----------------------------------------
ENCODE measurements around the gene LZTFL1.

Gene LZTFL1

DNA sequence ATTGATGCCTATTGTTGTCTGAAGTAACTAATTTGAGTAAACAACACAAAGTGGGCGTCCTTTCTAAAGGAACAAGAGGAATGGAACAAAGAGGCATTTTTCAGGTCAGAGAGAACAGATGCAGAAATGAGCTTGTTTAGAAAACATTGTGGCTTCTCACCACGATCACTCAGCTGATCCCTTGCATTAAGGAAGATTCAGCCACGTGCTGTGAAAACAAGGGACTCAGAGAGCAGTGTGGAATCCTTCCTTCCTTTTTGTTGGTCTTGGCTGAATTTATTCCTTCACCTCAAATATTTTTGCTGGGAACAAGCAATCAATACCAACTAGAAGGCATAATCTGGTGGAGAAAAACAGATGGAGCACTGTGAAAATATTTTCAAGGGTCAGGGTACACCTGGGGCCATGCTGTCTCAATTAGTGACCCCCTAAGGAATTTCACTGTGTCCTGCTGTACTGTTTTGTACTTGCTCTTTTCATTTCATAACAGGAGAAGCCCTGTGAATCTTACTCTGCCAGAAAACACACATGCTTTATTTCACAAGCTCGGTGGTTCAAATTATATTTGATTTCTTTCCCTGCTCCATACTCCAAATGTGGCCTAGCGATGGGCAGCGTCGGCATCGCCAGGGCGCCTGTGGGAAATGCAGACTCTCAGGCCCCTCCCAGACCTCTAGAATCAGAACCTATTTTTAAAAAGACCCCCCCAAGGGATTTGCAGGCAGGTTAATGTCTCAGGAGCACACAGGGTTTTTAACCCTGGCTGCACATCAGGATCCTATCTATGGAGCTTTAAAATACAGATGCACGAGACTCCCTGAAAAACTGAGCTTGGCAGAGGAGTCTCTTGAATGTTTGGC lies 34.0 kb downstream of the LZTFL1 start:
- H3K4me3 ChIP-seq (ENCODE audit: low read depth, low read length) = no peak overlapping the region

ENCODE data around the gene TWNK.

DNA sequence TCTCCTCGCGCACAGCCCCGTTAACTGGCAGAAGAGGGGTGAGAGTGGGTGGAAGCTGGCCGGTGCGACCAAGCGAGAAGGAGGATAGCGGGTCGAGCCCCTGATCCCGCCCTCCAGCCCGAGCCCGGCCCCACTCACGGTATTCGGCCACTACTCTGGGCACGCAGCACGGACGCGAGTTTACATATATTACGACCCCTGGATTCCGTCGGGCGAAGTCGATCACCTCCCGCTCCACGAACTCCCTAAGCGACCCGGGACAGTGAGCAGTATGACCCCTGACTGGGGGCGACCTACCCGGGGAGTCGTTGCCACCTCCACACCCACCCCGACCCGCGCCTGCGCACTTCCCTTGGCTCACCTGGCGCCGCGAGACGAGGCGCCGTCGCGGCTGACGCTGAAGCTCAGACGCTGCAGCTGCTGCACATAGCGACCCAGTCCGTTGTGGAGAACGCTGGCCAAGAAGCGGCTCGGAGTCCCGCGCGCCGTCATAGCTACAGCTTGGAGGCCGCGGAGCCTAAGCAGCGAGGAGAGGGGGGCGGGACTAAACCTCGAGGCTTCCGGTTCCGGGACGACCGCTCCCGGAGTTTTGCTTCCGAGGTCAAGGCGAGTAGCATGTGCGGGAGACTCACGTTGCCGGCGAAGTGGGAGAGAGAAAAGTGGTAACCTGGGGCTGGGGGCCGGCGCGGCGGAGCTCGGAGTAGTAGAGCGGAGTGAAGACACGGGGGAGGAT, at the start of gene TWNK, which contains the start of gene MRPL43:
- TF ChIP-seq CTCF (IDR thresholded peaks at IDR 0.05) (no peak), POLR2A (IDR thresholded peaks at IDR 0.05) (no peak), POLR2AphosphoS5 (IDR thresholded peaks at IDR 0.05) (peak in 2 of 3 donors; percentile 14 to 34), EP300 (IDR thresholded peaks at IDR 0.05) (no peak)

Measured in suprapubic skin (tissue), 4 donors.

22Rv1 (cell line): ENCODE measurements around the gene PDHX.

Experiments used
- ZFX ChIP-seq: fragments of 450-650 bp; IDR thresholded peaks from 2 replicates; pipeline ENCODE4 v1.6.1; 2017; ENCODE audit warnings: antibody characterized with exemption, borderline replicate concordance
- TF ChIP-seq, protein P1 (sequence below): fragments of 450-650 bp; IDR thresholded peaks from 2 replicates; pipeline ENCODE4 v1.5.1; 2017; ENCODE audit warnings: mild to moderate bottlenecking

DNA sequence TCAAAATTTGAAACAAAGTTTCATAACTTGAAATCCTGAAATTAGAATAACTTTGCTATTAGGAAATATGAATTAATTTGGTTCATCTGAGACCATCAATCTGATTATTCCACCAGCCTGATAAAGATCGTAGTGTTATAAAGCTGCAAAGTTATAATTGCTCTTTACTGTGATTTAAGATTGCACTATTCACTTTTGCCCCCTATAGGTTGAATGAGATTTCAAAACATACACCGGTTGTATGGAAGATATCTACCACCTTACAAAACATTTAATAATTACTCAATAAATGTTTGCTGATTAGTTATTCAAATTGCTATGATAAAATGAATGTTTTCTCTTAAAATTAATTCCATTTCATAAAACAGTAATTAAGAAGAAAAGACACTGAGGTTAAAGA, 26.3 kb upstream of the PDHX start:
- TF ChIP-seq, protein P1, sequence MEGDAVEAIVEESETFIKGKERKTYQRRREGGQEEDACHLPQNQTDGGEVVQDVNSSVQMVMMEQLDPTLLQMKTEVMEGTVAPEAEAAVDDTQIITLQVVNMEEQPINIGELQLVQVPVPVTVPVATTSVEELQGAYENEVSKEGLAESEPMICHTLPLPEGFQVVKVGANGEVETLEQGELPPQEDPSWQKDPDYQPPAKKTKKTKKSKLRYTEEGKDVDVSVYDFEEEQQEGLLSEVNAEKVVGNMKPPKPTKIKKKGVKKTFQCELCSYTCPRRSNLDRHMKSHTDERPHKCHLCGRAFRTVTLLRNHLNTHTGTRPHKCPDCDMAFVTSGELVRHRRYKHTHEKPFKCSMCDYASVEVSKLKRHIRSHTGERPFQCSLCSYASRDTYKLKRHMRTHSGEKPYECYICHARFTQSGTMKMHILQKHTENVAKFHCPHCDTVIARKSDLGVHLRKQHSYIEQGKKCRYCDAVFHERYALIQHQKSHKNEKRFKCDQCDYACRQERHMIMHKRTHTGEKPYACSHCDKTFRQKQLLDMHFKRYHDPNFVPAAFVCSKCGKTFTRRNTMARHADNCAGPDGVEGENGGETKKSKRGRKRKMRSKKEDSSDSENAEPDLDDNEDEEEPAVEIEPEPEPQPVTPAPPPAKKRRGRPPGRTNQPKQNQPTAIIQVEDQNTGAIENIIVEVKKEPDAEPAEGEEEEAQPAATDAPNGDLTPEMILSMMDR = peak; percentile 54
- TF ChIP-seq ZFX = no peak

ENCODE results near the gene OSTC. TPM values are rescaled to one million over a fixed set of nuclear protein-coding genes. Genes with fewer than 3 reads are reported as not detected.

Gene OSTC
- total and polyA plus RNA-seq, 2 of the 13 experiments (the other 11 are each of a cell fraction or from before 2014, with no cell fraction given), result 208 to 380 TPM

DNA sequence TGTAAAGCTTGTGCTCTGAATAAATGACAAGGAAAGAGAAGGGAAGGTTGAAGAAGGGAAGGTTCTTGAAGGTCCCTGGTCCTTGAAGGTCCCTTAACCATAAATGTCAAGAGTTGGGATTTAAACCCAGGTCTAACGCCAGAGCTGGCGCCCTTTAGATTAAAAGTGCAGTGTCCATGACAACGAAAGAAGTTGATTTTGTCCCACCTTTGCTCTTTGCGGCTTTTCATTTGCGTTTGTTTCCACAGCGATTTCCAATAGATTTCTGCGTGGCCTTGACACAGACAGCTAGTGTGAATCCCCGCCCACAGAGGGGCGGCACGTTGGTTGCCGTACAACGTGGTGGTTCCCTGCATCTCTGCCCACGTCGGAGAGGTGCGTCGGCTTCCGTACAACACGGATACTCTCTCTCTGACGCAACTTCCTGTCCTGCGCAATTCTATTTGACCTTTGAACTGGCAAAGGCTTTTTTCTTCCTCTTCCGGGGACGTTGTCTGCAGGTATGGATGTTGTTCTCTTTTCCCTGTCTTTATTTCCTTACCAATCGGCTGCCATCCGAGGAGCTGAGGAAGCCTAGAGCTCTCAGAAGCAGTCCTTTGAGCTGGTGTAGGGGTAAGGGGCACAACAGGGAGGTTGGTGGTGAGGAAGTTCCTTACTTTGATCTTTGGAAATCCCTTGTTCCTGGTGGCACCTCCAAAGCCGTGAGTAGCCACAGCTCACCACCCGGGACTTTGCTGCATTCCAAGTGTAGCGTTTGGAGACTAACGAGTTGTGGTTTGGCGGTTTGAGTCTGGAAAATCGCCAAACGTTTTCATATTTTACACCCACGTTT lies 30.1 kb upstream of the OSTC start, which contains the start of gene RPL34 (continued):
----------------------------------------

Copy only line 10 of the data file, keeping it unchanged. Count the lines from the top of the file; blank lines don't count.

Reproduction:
Experiments used